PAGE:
Water Level at Aral Sea Rises For First Time in Years

ASTANA – Since the start of this year, the water level in the Aral Sea has increased by nearly 1.5 billion cubic meters, rising to 95 centimeters for the first time in many years, Khabar TV reported on May 14.

Kokaral Dam. Photo credit: Brigitte Brefort/World Bank. Click to see the map in full size. The map is designed by The Astana Times.

According to the Aral-Syrdarya Basin Inspectorate, the water level has been decreasing for the last 12 years, falling from 27 to 18 billion cubic meters. Now the situation has improved, as 90% of the Kyzylorda Region’s 200 large and small lakes have been filled, and thousands of hectares of farms and pastures have been irrigated.

The Aral Sea, formerly the world’s fourth largest lake, known for its rich natural reserves, has been drying up for decades. Satellite images revealed that the water level has decreased 40-fold in the past five decades.

The lake is divided into two parts: the large Aral in the territory of Uzbekistan and the small Aral in Kazakhstan. Two transboundary rivers, the Syr Darya and Amu Darya, flow into the Aral Sea. The Syr Darya River originates in the highlands of the Kyrgyz Republic. It flows through Uzbekistan, Tajikistan, and Kazakhstan, with the Kyzylorda Region as its final destination. 

Daniyar Sagadiyev, deputy director of the transboundary rivers department at the Ministry of Ecology and Natural Resources, explained that cooperation with neighboring countries along the Syr Darya is carried out as part of the Interstate Water Coordination Commission.

“Water in our country is mainly used by cotton producers in the Turkistan Region and rice growers in the Kyzylorda Region. Soil moisture deficit forces farmers to switch to profit-proven technologies. Farmers in Kyzylorda began to plant less moisture-intensive crops,” said Serik Kozhaniyazov, first deputy akim (governor) of the Kyzylorda Region. Only two out of the 24 rural areas in the Aral district were engaged in agriculture, cultivating 200 hectares of fields.

This year, the Kyzylorda Region has restored soil moisture almost from scratch.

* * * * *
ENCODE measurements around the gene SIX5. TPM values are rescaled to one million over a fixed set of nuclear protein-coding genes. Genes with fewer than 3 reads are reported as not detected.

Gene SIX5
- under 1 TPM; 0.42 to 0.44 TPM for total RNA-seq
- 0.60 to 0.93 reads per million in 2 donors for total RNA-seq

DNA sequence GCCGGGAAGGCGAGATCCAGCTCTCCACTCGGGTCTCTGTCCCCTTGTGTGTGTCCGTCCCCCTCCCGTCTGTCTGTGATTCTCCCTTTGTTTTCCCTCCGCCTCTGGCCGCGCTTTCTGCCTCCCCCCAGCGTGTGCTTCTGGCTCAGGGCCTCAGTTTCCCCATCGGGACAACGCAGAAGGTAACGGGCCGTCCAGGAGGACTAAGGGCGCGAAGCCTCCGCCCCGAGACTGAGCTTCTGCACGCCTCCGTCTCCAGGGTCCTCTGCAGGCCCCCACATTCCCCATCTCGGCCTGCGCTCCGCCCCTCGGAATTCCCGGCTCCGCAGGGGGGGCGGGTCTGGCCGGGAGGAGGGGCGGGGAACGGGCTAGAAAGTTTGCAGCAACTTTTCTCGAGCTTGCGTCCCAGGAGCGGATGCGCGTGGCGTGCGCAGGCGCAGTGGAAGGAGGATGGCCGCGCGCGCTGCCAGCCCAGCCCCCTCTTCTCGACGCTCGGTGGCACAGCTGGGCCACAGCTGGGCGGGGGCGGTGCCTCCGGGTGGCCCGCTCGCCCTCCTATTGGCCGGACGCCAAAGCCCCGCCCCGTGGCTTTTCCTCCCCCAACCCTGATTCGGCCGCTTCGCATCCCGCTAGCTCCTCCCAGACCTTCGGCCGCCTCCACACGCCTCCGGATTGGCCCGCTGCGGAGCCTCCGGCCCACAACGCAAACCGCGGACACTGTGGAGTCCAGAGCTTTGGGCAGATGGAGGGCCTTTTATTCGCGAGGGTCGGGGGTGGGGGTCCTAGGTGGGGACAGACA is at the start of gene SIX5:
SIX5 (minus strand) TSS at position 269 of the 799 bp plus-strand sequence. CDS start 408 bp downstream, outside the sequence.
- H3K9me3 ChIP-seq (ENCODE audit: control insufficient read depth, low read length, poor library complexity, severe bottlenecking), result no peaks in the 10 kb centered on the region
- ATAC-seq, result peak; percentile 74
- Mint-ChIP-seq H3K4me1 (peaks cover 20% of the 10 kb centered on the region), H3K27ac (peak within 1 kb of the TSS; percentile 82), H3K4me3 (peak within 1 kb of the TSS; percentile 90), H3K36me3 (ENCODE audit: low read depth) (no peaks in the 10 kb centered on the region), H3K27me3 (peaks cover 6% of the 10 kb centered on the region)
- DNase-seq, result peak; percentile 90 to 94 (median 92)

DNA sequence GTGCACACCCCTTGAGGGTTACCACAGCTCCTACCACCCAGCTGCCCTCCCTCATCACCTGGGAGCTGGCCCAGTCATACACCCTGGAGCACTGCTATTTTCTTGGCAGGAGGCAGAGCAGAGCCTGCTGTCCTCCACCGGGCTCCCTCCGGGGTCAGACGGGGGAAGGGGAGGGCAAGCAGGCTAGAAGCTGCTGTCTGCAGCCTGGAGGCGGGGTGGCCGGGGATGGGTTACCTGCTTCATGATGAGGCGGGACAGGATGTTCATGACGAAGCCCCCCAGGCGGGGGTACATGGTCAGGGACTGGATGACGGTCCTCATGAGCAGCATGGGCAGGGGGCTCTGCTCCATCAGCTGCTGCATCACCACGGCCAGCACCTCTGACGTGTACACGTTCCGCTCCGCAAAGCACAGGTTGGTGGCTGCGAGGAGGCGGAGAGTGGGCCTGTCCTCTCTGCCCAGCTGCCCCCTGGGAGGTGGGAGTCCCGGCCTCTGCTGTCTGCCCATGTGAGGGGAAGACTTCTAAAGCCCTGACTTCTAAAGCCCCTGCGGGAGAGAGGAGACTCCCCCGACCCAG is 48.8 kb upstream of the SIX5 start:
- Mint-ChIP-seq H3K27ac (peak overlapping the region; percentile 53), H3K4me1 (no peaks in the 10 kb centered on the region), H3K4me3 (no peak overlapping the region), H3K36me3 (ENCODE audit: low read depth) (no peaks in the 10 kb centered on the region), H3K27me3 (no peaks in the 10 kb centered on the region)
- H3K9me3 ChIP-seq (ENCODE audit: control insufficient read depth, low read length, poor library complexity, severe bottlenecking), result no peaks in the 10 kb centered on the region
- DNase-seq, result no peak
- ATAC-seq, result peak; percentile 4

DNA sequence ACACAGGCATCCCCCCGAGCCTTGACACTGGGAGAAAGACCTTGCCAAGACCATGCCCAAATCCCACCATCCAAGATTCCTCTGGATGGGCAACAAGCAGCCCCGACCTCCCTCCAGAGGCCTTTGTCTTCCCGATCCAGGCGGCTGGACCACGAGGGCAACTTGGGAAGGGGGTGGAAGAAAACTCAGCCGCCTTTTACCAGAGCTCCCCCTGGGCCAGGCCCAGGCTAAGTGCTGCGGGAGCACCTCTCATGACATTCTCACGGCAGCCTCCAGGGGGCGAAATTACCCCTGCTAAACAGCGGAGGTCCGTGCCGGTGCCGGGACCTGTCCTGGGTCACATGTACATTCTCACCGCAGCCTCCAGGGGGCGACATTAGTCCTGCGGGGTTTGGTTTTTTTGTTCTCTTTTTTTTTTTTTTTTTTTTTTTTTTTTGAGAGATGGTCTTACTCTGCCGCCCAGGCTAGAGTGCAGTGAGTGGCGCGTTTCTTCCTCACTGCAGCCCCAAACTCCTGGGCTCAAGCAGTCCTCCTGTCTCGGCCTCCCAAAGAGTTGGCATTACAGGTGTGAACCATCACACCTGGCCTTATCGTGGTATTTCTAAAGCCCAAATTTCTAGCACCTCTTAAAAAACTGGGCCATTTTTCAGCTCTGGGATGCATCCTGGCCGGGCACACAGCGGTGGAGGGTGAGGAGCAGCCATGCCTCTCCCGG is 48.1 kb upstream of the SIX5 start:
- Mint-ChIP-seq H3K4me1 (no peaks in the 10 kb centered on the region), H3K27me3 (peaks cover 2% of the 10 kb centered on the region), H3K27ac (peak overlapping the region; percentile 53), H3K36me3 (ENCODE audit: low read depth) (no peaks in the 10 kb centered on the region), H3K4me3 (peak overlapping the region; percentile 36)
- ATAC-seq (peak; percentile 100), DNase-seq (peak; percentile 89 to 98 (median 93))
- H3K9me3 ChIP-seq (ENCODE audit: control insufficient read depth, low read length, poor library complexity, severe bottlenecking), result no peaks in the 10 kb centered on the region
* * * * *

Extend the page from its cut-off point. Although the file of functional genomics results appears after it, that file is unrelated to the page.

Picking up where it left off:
Farmers mainly plant alfalfa, or lucerne, (cultivated as an important forage crop). Marat Saparov, a resident of the Amanotkel village, sewed a small field with alfalfa and potatoes, hoping for a good harvest. He used to be a fisherman, but had to switch to farming due to the Aral Sea desiccation. 

Nevertheless, fishing remains the primary source of income for around 70% of the Amanotkel villagers. The Aral Sea currently has 15 species of fish, with an annual catch limit of approximately 7,000 tons.

The repair of the Kokaral dam is also expected to contribute to successful fishing. Around 450 meters of the dam required urgent modernization for several years. Last year, half a billion tenge ($1.1 million) was allocated under the second phase of the Regulation of the Syr Darya River and Preservation of the Northern Part of the Aral Sea project. Repairs on the dam have already begun.

In addition, two canals from Lake Karashalan and one more branch from the Saryteren Canal will be built to reduce the salinity of the water. As noted by experts, desalination will increase the population of commercial and valuable fish species both in the Aral Sea and in the system of lakes surrounding it, which will result in the growth of fish production in the coming years.

In its efforts to rejuvenate the Aral Sea and its ecosystem, Kazakhstan is working closely with partners from the European Union, USAID, World Bank and other international organizations.

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